Throughout the next four years, researchers at the Indiana University Northwest School of Medicine in Gary will use a $1.5 million National Institutes of Health grant to explore how a group of proteins within the body employ a “molecular trick” that causes bacteria to destroy itself.
The grant, awarded recently to principal investigator Roman Dziarski and his team, enables them to follow up on their 2011 discovery. They found that proteins from human immune cells known as PGRPs (short for Peptidoglycan Recognition Proteins) bind to bacteria, but instead of inhibiting synthesis as penicillin and other antibiotics do, the bacteria becomes increasingly stressed as it attempts to dislodge the PGRPs.
“As they try to do this, they become more and more stressed and eventually use up all their energy and die. But how exactly this happens is not known,” Dziarski said. “The aim of this newly funded research project is to answer this question and solve the biochemical mechanism for how bacteria treated with PGRPs kill themselves … so in the future we can design simpler drugs that use the same trick to kill bacteria.”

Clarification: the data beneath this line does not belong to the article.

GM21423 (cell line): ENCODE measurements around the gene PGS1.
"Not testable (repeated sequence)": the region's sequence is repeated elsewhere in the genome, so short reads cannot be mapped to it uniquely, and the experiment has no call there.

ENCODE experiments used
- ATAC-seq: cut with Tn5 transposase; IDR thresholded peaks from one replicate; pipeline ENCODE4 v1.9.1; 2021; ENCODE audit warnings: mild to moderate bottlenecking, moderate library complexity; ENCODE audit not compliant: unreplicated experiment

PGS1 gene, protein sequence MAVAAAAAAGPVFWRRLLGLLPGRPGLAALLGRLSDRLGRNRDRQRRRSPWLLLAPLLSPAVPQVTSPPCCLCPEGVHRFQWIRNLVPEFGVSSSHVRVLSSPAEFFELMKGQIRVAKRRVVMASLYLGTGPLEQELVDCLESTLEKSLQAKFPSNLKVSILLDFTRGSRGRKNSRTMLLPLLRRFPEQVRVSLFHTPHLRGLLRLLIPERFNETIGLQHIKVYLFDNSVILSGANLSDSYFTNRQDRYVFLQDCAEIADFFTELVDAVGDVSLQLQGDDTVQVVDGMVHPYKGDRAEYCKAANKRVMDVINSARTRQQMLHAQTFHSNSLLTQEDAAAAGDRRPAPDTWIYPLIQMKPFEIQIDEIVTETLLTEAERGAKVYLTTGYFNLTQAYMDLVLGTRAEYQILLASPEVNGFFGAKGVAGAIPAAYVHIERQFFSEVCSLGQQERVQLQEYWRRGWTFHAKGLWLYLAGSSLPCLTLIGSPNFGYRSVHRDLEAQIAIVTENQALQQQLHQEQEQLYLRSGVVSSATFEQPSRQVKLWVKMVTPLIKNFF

The study carries particular commercial relevance because traditional antibiotic development has slowed in recent years and those that do exist are increasingly harder to improve, Dziarski said.
“There is a need to discover alternative approaches to prevention and treatment of bacterial infections, to find new types of antibacterial agents and identify new mechanisms that can kill bacteria or prevent bacterial infections.”
Read more about Dziarski and his research team’s efforts here.